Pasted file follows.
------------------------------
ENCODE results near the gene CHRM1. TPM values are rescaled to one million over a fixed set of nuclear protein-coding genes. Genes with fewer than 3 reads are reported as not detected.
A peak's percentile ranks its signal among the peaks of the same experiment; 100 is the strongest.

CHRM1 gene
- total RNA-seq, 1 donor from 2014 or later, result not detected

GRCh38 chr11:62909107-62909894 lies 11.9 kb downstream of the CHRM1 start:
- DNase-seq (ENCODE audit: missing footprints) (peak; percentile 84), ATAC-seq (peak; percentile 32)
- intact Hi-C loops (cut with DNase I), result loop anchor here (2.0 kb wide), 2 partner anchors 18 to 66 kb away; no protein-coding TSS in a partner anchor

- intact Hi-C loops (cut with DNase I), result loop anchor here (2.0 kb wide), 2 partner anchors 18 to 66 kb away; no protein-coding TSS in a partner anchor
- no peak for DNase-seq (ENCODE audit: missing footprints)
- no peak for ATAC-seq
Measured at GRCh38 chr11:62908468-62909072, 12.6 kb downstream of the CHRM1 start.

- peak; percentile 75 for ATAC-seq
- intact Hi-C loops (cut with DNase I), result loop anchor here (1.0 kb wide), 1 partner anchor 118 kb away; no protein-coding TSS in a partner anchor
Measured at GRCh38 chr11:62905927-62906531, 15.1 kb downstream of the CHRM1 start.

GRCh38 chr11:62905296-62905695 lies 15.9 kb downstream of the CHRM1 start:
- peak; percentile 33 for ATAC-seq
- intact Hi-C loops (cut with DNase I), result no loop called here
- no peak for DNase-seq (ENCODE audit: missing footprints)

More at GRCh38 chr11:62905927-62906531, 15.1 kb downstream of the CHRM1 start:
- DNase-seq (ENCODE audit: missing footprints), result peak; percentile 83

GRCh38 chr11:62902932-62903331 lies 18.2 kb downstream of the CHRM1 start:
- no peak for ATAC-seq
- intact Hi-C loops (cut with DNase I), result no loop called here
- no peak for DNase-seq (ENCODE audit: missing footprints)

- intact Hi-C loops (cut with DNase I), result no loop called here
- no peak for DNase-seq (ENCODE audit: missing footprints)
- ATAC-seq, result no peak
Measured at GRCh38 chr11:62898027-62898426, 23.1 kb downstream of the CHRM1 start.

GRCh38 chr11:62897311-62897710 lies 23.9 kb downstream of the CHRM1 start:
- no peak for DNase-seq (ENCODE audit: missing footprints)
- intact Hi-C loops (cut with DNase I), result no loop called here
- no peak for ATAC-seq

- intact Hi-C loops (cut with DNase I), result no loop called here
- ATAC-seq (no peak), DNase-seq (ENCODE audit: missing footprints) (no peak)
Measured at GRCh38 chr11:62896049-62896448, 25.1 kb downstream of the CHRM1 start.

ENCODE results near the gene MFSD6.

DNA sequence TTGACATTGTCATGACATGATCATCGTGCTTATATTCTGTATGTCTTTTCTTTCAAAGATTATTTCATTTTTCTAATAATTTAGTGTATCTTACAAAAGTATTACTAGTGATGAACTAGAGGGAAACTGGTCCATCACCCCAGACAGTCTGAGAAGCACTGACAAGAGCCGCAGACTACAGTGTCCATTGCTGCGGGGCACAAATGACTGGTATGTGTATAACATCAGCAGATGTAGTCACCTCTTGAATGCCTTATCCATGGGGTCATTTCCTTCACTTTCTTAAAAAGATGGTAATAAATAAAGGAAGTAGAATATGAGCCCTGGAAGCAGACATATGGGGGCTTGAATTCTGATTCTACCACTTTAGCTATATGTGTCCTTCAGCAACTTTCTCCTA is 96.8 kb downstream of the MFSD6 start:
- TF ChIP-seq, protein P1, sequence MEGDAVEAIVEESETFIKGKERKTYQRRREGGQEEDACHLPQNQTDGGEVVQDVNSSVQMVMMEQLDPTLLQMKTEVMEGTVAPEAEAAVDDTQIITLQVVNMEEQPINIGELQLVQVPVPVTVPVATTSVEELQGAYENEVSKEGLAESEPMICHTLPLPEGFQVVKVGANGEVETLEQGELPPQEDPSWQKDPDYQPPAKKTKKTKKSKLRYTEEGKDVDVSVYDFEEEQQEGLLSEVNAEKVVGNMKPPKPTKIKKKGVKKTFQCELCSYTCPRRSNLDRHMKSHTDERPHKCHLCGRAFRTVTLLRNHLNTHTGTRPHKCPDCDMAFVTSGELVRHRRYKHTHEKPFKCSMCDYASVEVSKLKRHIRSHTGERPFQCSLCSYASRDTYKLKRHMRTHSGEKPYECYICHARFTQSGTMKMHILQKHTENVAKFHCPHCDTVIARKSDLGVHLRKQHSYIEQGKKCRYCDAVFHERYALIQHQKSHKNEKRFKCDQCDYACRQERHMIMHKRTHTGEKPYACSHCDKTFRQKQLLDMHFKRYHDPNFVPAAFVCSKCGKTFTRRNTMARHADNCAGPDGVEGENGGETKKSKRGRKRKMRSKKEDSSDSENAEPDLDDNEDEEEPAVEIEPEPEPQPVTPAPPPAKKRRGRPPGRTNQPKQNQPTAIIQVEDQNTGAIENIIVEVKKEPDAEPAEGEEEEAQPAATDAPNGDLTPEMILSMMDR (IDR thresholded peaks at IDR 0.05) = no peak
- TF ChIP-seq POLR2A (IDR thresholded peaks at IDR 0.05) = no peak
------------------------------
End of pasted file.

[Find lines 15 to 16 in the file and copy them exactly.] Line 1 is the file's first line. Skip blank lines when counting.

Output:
GRCh38 chr11:62905296-62905695 lies 15.9 kb downstream of the CHRM1 start:
- peak; percentile 33 for ATAC-seq